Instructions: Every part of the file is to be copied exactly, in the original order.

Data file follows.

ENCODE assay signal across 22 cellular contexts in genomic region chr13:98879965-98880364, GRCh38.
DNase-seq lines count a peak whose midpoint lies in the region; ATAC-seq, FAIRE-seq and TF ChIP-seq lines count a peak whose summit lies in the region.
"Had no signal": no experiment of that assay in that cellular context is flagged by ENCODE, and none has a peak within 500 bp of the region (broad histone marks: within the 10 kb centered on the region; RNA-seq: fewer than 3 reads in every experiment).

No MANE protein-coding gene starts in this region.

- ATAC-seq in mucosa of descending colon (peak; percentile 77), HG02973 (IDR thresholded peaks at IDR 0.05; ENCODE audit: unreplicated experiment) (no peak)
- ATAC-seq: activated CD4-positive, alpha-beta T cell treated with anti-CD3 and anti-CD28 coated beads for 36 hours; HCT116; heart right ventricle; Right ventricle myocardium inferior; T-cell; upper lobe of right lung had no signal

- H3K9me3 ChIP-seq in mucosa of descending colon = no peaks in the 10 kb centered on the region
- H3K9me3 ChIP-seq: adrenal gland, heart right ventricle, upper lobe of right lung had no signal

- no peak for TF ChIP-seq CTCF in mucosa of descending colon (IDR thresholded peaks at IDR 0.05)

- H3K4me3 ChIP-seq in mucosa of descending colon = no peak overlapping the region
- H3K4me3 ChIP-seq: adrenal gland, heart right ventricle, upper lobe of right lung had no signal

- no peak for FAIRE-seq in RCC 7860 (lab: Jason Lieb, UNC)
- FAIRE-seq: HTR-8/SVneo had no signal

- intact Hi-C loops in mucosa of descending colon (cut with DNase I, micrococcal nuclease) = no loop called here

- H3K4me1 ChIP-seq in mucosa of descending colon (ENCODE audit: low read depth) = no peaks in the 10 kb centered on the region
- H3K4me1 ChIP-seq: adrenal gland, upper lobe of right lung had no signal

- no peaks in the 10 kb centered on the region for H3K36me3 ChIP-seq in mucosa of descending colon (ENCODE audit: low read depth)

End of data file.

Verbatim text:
ENCODE assay signal across 22 cellular contexts in genomic region chr13:98879965-98880364, GRCh38.
DNase-seq lines count a peak whose midpoint lies in the region; ATAC-seq, FAIRE-seq and TF ChIP-seq lines count a peak whose summit lies in the region.
"Had no signal": no experiment of that assay in that cellular context is flagged by ENCODE, and none has a peak within 500 bp of the region (broad histone marks: within the 10 kb centered on the region; RNA-seq: fewer than 3 reads in every experiment).

No MANE protein-coding gene starts in this region.

- ATAC-seq in mucosa of descending colon (peak; percentile 77), HG02973 (IDR thresholded peaks at IDR 0.05; ENCODE audit: unreplicated experiment) (no peak)
- ATAC-seq: activated CD4-positive, alpha-beta T cell treated with anti-CD3 and anti-CD28 coated beads for 36 hours; HCT116; heart right ventricle; Right ventricle myocardium inferior; T-cell; upper lobe of right lung had no signal

- H3K9me3 ChIP-seq in mucosa of descending colon = no peaks in the 10 kb centered on the region
- H3K9me3 ChIP-seq: adrenal gland, heart right ventricle, upper lobe of right lung had no signal

- no peak for TF ChIP-seq CTCF in mucosa of descending colon (IDR thresholded peaks at IDR 0.05)

- H3K4me3 ChIP-seq in mucosa of descending colon = no peak overlapping the region
- H3K4me3 ChIP-seq: adrenal gland, heart right ventricle, upper lobe of right lung had no signal

- no peak for FAIRE-seq in RCC 7860 (lab: Jason Lieb, UNC)
- FAIRE-seq: HTR-8/SVneo had no signal

- intact Hi-C loops in mucosa of descending colon (cut with DNase I, micrococcal nuclease) = no loop called here

- H3K4me1 ChIP-seq in mucosa of descending colon (ENCODE audit: low read depth) = no peaks in the 10 kb centered on the region
- H3K4me1 ChIP-seq: adrenal gland, upper lobe of right lung had no signal

- no peaks in the 10 kb centered on the region for H3K36me3 ChIP-seq in mucosa of descending colon (ENCODE audit: low read depth)